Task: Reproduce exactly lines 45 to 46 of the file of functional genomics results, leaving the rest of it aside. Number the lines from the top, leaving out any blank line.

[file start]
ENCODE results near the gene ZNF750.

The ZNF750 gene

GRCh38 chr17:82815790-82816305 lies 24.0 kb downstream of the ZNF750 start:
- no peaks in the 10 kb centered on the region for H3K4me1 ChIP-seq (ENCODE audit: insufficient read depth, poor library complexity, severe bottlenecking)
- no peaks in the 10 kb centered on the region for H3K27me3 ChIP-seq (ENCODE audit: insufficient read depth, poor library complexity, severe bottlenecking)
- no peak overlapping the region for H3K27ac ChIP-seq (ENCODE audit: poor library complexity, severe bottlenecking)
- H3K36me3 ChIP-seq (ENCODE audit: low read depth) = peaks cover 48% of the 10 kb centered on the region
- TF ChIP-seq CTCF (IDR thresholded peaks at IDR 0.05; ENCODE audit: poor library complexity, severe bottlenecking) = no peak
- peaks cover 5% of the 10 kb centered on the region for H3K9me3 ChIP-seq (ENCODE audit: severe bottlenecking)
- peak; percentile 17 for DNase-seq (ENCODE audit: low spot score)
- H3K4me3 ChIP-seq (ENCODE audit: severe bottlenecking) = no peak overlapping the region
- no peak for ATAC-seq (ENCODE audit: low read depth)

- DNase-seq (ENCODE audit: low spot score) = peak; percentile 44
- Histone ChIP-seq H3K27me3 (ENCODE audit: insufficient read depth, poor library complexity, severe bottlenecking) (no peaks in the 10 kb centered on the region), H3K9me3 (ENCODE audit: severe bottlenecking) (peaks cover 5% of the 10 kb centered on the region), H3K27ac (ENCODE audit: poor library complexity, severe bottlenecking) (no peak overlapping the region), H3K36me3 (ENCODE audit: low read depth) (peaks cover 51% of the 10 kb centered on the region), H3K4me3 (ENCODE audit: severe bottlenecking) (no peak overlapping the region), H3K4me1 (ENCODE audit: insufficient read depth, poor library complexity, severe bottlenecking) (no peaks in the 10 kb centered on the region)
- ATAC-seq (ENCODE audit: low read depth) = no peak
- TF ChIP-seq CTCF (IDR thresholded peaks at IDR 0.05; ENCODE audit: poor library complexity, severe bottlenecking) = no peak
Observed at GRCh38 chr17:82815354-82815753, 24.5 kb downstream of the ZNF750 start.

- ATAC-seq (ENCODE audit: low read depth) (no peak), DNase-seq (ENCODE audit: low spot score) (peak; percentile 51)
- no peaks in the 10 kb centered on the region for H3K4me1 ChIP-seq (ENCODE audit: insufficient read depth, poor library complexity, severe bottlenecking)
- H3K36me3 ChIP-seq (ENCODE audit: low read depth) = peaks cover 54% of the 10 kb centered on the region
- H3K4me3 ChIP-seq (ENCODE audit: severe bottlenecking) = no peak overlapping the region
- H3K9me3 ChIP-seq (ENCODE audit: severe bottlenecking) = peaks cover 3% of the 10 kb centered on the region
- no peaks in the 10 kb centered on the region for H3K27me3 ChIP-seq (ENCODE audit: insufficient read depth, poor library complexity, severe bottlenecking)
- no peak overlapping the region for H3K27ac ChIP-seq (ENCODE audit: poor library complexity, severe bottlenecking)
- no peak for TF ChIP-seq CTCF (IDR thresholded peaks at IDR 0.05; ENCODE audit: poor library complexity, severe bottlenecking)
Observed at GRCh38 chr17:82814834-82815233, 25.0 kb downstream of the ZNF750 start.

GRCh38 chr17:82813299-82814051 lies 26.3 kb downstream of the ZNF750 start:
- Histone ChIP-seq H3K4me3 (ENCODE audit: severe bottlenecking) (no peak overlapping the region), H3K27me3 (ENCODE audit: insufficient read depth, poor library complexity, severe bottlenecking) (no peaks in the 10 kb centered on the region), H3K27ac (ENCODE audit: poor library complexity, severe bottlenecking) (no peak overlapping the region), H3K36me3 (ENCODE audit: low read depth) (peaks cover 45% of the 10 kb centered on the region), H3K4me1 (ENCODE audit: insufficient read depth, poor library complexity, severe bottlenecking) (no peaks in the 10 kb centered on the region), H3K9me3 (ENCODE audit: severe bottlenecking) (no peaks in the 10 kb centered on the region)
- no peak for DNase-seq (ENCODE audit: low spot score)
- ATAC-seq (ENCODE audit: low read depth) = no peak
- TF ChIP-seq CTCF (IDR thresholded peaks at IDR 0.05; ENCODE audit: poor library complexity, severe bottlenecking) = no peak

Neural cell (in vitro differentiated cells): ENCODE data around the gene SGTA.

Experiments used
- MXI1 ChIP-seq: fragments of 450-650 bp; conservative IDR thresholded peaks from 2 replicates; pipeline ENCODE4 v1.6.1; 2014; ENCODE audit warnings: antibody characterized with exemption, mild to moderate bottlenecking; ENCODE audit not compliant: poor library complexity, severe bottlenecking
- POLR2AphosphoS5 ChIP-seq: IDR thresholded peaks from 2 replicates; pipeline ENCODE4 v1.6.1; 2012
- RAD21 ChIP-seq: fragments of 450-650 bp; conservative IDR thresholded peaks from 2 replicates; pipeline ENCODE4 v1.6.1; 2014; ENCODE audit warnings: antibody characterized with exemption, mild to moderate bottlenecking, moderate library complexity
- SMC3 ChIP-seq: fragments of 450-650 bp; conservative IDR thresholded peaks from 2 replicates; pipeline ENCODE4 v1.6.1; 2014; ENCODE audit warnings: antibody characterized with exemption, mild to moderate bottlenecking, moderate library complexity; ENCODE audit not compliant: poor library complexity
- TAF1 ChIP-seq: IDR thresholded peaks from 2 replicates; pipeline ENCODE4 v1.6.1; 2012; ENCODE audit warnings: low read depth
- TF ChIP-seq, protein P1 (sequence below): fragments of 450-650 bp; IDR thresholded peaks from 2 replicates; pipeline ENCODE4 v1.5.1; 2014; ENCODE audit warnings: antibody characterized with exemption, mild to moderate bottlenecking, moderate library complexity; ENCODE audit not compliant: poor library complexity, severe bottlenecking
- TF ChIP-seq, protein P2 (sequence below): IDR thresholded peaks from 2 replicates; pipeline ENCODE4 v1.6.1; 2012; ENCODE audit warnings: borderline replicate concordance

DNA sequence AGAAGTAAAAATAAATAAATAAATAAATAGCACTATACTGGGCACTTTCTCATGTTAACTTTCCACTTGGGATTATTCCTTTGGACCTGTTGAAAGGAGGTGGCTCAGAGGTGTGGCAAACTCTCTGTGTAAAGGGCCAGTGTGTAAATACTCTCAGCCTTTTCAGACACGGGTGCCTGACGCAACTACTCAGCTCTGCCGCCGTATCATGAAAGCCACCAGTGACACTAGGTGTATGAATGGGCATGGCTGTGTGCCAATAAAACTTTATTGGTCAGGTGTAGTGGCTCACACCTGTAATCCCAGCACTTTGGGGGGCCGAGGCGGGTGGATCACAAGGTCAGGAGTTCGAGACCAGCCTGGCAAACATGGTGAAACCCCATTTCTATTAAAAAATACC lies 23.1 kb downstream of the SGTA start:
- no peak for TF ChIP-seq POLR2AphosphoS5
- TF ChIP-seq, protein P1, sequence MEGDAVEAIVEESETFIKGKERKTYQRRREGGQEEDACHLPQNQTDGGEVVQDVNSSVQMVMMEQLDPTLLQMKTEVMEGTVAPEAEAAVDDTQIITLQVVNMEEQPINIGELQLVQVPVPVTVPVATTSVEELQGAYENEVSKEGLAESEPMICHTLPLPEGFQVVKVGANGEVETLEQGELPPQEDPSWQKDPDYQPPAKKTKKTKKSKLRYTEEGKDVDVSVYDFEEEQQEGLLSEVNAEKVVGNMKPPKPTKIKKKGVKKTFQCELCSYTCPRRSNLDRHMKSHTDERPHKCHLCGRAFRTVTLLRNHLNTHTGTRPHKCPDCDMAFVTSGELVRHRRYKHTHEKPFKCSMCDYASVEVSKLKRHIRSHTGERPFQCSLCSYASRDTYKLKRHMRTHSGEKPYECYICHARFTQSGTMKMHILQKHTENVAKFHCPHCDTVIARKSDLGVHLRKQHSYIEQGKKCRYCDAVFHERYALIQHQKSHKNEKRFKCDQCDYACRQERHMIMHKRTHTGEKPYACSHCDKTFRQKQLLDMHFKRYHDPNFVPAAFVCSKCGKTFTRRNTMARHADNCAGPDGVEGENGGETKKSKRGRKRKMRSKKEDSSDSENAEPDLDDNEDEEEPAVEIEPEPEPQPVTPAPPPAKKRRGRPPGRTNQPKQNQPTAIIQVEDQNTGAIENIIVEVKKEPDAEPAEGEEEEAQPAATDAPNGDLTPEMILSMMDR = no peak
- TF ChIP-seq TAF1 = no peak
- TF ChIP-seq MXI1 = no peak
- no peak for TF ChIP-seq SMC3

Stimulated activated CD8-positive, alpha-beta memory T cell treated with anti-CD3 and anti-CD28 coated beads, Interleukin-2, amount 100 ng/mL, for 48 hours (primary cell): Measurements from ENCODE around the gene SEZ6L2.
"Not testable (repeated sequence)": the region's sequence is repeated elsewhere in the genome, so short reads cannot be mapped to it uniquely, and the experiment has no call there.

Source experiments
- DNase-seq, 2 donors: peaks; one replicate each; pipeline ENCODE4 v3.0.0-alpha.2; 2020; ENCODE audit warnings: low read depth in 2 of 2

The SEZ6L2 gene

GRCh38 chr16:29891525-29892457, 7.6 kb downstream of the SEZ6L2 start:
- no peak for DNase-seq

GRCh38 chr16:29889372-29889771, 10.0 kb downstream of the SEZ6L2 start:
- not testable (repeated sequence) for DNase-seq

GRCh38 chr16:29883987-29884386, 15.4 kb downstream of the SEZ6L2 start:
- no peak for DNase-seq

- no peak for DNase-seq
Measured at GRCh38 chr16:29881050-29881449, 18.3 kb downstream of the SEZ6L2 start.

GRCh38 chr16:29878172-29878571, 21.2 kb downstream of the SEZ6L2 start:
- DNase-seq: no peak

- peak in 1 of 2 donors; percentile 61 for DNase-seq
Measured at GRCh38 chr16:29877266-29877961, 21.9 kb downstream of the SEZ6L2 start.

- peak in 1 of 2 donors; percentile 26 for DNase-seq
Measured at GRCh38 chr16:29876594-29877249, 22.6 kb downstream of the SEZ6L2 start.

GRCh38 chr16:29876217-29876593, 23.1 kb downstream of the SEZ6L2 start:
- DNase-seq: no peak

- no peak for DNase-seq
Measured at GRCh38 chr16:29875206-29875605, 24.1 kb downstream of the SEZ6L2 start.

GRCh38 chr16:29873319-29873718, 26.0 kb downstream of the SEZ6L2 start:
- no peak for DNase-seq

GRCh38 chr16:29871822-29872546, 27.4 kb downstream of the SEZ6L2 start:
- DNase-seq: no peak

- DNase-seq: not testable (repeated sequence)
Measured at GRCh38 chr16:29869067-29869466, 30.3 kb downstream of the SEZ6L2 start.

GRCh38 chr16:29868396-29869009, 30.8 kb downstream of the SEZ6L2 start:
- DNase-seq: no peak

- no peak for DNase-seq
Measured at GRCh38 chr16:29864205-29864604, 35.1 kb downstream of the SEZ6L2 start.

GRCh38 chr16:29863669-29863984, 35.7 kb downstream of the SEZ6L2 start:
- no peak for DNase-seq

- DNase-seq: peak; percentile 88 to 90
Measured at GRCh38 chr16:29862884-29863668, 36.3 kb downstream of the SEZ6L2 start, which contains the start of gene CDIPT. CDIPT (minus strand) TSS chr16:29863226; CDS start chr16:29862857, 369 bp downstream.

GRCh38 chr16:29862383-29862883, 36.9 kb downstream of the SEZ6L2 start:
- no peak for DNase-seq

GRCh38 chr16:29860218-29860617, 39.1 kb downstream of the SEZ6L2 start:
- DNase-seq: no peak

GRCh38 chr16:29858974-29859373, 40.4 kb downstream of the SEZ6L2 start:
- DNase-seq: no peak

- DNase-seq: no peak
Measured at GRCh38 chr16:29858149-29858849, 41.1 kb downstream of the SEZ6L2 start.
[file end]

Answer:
- TF ChIP-seq MXI1 = no peak
- no peak for TF ChIP-seq SMC3